MONDAYKer-runch! There goes an alloy wheel. We’ve just swapped car parks, the exit on the new one is very confined for big cars, I’ve misjudged my trajectory by an inch and [insert words not fit for publication here].

The continuing vulnerability of alloys is a matter of ongoing annoyance to me, given that you can do hundreds of pounds’ worth of damage with one small error. The car industry (and the law) spends so much time protecting us from things that any fool can avoid that it seems amazing this one wasn’t magicked away long ago. Or is the boost to spare parts revenue just too good to lose?  

TUESDAY - This week turned out to be exactly the right time to take lunch with Citroën’s dynamic British CEO, Linda Jackson, plucked last year from the job of running Citroën UK to steer and inspire the whole company. Led by her, Citroën has been reviewing its 96 years of strengths and weaknesses to help set a course for the future – and at the risk of sounding sexist, I’d say such exercises are particularly well conducted with a woman in charge.

Current moves include sensible rationalisation of a straggling range, a strong but realistic sales expansion plan, a determination to establish ‘daring’ and ‘comfort’ as standout values for the future and a unique-to-Citroën replacement for the much-loved gas-over-oil hydropneumatic suspension that has become – whisper this – too complicated and expensive for this day and age. Result? At least one Citroën owner (me) is feeling confident about the future.    

WEDNESDAY - Interesting how much fuss surrounds the new Fiat 124 Spider, given that it’s so closely related to the Mazda MX-5 that the proportions can’t disguise it. Mind you, cheap Fiat roadsters have always had convenient relationships with bigger-selling cars, so we shouldn’t be too surprised. I still find myself fondly eyeing the mid-1990s Barchetta, based on the crude, first-series Punto saloon. Its front-wheel drive layout made it pretty ordinary to drive, yet it’s an enduring standout.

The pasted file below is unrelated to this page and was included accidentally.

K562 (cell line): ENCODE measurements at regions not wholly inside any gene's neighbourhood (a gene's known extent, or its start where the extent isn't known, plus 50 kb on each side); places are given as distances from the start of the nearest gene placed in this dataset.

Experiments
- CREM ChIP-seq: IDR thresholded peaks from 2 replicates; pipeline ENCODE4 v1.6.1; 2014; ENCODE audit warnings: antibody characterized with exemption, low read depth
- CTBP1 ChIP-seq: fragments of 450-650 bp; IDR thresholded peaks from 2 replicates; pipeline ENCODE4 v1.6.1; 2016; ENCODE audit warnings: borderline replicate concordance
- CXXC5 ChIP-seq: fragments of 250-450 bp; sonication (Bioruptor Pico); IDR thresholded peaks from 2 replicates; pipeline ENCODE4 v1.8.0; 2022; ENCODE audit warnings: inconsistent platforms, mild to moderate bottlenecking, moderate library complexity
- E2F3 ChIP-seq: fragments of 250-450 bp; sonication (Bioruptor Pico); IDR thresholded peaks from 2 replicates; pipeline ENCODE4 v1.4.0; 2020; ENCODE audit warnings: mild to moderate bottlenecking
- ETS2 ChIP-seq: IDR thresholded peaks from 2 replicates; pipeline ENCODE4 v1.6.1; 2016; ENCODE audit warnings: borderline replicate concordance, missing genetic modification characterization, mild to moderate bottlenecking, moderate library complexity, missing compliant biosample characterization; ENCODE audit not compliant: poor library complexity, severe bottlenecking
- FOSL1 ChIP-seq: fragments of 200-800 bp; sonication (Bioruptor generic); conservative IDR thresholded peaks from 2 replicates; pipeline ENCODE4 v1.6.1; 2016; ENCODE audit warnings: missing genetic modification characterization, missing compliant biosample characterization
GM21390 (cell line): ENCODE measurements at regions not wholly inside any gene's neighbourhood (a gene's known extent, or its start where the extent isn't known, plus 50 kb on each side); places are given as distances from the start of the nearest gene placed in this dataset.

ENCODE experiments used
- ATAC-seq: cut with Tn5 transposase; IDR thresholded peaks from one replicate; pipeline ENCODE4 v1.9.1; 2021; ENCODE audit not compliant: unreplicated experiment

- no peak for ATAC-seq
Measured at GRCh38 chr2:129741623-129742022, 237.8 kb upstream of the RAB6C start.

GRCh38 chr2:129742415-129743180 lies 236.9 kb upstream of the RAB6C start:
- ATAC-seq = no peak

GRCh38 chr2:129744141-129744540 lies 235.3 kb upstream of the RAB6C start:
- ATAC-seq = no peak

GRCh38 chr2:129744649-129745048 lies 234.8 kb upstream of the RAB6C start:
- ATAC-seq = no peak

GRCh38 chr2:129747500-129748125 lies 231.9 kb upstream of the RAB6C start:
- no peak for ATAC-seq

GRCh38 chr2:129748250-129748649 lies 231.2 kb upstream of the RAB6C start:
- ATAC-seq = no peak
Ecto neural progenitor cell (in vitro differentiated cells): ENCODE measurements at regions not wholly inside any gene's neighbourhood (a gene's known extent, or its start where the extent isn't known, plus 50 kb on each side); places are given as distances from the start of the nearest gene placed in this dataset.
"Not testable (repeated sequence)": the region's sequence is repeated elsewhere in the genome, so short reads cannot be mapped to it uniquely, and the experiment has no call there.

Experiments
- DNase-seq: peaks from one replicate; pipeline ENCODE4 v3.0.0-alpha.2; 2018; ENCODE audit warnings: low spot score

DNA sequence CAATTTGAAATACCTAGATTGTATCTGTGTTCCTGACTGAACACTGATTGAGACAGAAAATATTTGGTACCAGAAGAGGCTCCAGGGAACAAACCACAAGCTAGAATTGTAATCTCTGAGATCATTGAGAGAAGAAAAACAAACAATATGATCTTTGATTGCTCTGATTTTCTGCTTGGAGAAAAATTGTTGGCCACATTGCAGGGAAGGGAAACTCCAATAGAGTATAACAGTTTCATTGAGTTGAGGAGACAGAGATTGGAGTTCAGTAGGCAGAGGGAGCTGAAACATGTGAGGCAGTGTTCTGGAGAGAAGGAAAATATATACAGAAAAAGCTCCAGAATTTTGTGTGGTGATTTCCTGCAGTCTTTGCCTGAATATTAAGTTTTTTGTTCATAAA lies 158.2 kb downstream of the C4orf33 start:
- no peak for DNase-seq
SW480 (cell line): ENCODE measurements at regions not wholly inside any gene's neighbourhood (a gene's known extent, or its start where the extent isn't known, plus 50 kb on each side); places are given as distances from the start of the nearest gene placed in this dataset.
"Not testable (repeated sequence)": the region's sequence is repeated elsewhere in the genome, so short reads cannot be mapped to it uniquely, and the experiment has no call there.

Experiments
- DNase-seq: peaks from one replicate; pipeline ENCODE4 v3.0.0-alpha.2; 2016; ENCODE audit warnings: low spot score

THURSDAY - Christmas motoring matters to me. On one particular Silly Season day, there’s always a need to tote self and Steering Committee, two adult sons and at least one girlfriend, plus Granny, halfway across England. And we prefer to do it in comfort. That takes a reasonably spacious seven-seater – and for me the default choice is the Land Rover Discovery. I’ve already made the request to the generous and discerning people who run the LR fleet (approaching them on my knees) and have just received the nod. A proper Xmas pressie if ever there was one.

It’s important to spend time in this machine, because it’ll be leaving the new car lists next year. One of my fetishes is ultra-low road noise, which was never better delivered than by the current Disco’s meaty but quiet twin-rail T5 chassis, complemented by all-independent air suspension. The replacement will be a rationalised, modernised and beautiful all-aluminium model. I’d bet my mortgage on liking it. But I’ll be sorry, too.

FRIDAY - People get furious with you for anticipating Christmas, but I like to plan mine from a driving point of view. Long experience tells me there are times (Boxing Day) when the roads are clogged, and others (the day after) when they’re usually deserted. So it’s fun if you have a journey to do on 27 December, especially if you start early. This year’s car choice will be between the Disco and our new long-term Bentley Continental GT, so the driving will be fantastic whatever the weather.